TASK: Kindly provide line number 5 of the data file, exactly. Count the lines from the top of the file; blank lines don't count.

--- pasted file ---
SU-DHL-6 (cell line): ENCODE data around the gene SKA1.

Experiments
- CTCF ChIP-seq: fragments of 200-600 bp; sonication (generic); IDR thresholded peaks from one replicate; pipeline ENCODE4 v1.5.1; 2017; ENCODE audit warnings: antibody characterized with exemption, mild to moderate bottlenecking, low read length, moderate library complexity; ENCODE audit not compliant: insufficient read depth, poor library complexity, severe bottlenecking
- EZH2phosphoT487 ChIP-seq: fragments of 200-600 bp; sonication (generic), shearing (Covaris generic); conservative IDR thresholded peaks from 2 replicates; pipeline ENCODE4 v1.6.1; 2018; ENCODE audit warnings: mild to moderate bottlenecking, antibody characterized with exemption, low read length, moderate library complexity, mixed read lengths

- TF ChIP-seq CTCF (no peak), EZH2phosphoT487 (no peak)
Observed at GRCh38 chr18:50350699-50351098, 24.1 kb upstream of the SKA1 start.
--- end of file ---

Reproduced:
- TF ChIP-seq CTCF (no peak), EZH2phosphoT487 (no peak)